Aboutalebi has served as Iran’s ambassador to Italy, Australia, Belgium, and the European Union (for 15 years), and has been an advisor to the Foreign Ministry for five years.

The United States has delayed issuing a visa for a high-ranking Iranian diplomat appointed as the Islamic Republic’s new Permanent Representative to the United Nations in New York.

The International Campaign for Human Rights in Iran has learned that the reason for the months–long delay may be the diplomat’s possible role  in the 1979 seizure of the US Embassy in Tehran, although he has personally denied such involvement in an interview with a local Iranian news website.

On March 11, 2014, the Washington Post wrote that Hamid Aboutalebi had been waiting for approval of his U.S. visa application for months. The State Department has not provided any explanation for the delay.

It is not clear whether Aboutalebi’s application has been simply delayed for bureaucratic reasons or if the Americans are signalling  to Tehran that they would like a diplomat other than Aboutalebi to be put forward.

“The Americans are very strict about this and they conduct thorough investigations to make sure those who get visas did not participate in the U.S. embassy takeover,” Mohsen Sazegara told the Campaign. Sazegara, one of the founders of the Islamic Revolutionary Guards, is an Iranian affairs analyst in Washington, DC.

Sazegara said that when he applied for a U.S. visa for a research opportunity, it took four months to get approval. When he arrived in the U.S. he asked about this long process and was told that the Americans are very careful not to accept anyone involved in the hostage-taking episode.

The Iranian press reported on January 5 that Aboutalebi, the Political Deputy of the president’s office, was to replace Mohammad Khazaei as Iran’s Permanent Representative at the UN. Before Khazaei, Mohammad Javad Zarif, the current Foreign Minister, held the position.

Aboutalebi has served as Iran’s ambassador to Italy, Australia, Belgium, and the European Union (for 15 years), and has been an advisor to the Foreign Ministry for five years.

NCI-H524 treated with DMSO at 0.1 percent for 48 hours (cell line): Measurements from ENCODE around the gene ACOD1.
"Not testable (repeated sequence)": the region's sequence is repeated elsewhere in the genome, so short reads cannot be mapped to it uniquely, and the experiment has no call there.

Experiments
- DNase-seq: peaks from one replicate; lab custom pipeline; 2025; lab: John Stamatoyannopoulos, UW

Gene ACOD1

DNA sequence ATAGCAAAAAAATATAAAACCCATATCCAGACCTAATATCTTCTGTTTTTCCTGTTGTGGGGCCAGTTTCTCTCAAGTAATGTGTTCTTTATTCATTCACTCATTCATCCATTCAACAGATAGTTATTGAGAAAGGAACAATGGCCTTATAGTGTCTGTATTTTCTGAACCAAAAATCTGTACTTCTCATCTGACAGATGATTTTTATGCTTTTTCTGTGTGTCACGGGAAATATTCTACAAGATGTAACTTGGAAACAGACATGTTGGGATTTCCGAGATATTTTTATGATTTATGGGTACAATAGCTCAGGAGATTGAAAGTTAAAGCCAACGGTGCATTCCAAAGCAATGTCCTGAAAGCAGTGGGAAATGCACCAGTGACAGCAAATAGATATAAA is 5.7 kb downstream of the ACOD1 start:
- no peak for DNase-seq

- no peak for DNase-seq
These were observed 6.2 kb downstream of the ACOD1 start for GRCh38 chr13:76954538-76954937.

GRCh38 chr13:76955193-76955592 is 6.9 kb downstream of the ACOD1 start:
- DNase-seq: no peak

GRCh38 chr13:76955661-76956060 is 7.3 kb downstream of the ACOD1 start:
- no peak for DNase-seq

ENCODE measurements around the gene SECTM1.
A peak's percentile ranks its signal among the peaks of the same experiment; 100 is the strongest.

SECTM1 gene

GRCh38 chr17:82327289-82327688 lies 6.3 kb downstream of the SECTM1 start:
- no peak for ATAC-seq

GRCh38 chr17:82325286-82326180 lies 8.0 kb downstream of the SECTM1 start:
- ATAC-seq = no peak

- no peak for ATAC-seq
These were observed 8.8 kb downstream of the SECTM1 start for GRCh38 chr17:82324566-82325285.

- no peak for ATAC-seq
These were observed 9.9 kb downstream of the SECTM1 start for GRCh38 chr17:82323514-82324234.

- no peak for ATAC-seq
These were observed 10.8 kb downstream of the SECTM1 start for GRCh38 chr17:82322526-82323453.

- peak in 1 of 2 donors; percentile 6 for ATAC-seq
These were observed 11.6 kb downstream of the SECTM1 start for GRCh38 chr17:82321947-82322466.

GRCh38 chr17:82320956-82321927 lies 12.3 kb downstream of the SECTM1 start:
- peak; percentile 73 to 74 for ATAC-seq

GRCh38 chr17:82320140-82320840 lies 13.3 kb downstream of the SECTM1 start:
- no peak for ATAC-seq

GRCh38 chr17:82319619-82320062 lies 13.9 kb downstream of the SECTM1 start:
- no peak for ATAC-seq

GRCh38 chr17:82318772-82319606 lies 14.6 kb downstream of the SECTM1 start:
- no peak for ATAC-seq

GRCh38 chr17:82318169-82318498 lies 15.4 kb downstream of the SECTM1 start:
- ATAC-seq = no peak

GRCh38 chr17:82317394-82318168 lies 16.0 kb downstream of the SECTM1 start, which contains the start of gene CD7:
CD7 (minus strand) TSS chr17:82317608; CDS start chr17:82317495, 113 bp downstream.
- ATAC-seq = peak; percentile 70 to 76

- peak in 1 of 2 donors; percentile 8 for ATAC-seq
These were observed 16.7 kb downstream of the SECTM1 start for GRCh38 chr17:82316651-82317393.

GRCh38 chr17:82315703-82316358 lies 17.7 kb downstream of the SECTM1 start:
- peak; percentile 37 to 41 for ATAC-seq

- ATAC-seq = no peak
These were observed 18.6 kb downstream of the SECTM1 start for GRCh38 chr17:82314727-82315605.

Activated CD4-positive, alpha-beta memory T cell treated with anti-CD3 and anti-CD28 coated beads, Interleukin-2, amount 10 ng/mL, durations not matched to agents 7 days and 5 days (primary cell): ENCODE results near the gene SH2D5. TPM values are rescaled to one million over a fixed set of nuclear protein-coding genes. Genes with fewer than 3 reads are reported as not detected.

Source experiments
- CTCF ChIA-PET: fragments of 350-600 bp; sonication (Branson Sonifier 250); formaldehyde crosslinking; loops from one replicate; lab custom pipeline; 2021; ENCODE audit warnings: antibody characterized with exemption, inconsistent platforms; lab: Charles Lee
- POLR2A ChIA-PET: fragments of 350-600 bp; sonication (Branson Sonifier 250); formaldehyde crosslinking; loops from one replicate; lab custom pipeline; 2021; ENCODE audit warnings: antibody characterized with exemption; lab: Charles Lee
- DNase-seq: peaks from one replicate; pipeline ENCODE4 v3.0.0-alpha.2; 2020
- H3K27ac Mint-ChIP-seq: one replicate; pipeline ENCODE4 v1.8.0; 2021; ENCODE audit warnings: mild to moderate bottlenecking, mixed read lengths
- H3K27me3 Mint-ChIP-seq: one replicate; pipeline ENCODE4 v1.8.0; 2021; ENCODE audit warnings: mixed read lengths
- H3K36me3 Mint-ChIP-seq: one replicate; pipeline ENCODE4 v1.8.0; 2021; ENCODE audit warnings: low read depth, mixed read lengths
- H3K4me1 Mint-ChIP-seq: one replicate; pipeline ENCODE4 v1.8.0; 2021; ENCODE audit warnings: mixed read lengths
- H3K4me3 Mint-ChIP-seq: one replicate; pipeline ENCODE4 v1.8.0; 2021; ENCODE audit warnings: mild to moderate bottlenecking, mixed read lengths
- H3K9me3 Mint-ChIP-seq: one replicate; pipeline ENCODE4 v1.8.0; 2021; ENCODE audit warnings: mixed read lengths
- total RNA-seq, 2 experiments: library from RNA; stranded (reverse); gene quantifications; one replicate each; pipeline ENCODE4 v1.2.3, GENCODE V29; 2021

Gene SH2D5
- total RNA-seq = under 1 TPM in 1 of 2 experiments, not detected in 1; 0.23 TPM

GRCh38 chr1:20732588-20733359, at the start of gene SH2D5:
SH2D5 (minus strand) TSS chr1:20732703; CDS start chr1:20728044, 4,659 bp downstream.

In 1980 Aboutalebi, along with Abbas Abdi, a student instrumental in the US Embassy takeover, traveled to Algeria to invite representatives from several “liberation movements” to attend a meeting in Tehran. The invited groups included the Palestine Liberation Organization (Fatah), the Polisario Front, the Moro Islamic Liberation Front, the Front for the Liberation of Zimbabwe, members of Shi’a communities from Saudi Arabia and Iraq, and Lebanon’s Amal Movement.

However, in an interview with Khabar Online website Aboutalebi denied involvement in the U.S. Embassy takeover. He was not in Tehran at the time, he was quoted as saying. He said his only reason for being at the occupied embassy later on was to serve as a translator.

“For the past 15 years, I have been an ambassador to many Western countries that are very close to the US, from Europe to Australia, and have always been dealing with the West,” Aboutalebi said. “Even in 1994 when I traveled to the US as a member of our country’s delegation at the UN General Assembly for a while, no questions [about my past] ever come up.”

Aboutalebi added: “The fact is that at the time of the Embassy takeover on November 4 [1979] I wasn’t even in Tehran to know about this or to participate in it or to be present, or for my name to be involved in this; I was in Ahvaz when I learned about what had happened.

“A while later, when I came to Tehran, one day Martyr [Rahman] Dademan sent me a message through another war commander by the name of Shahid Zaker, saying that they needed someone for French translation. I accepted…. For example, I was the translator at the press conference when they released female and African-American hostages on humanitarian basis.”

On the 19th of March, the hardline daily Kayhan criticized the Foreign Ministry’s silence regarding the delay in issuing a visa for Aboutalebi and noted that the outgoing Mohammad Khazaie had already returned to Iran.

 * This article was further edited for language on April 1, 2014.